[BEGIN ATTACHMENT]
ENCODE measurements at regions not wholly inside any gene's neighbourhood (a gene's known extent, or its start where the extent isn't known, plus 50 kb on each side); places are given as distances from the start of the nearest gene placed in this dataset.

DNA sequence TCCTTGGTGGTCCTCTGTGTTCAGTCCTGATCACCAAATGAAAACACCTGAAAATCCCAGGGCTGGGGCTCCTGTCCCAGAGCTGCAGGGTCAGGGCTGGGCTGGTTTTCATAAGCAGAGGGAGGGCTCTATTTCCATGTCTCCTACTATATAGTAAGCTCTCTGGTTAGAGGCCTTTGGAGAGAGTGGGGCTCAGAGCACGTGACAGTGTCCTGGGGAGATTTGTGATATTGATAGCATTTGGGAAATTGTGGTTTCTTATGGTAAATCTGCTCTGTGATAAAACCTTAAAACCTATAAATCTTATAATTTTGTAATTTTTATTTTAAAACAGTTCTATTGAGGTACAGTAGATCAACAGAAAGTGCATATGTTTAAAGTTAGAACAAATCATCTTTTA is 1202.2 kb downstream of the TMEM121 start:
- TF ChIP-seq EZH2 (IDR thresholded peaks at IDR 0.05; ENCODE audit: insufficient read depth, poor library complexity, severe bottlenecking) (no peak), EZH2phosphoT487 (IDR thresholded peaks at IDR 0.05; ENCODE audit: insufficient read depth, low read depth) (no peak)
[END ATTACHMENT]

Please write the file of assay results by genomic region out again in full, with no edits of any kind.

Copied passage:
ENCODE measurements at regions not wholly inside any gene's neighbourhood (a gene's known extent, or its start where the extent isn't known, plus 50 kb on each side); places are given as distances from the start of the nearest gene placed in this dataset.

DNA sequence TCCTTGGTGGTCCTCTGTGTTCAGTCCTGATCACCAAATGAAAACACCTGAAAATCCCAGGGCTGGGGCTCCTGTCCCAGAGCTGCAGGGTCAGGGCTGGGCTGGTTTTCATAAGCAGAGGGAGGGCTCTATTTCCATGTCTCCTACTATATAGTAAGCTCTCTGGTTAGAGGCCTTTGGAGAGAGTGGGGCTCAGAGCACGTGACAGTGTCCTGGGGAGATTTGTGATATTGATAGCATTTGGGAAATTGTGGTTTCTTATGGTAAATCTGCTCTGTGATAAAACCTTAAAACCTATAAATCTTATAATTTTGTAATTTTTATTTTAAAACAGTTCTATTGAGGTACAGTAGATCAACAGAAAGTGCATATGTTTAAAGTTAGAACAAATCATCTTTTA is 1202.2 kb downstream of the TMEM121 start:
- TF ChIP-seq EZH2 (IDR thresholded peaks at IDR 0.05; ENCODE audit: insufficient read depth, poor library complexity, severe bottlenecking) (no peak), EZH2phosphoT487 (IDR thresholded peaks at IDR 0.05; ENCODE audit: insufficient read depth, low read depth) (no peak)